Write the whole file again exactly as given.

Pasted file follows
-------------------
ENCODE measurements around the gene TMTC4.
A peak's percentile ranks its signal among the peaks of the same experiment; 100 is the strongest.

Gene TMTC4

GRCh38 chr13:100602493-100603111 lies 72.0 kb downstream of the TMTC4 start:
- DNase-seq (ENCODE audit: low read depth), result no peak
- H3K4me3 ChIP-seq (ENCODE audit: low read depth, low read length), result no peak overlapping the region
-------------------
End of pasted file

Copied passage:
ENCODE measurements around the gene TMTC4.
A peak's percentile ranks its signal among the peaks of the same experiment; 100 is the strongest.

Gene TMTC4

GRCh38 chr13:100602493-100603111 lies 72.0 kb downstream of the TMTC4 start:
- DNase-seq (ENCODE audit: low read depth), result no peak
- H3K4me3 ChIP-seq (ENCODE audit: low read depth, low read length), result no peak overlapping the region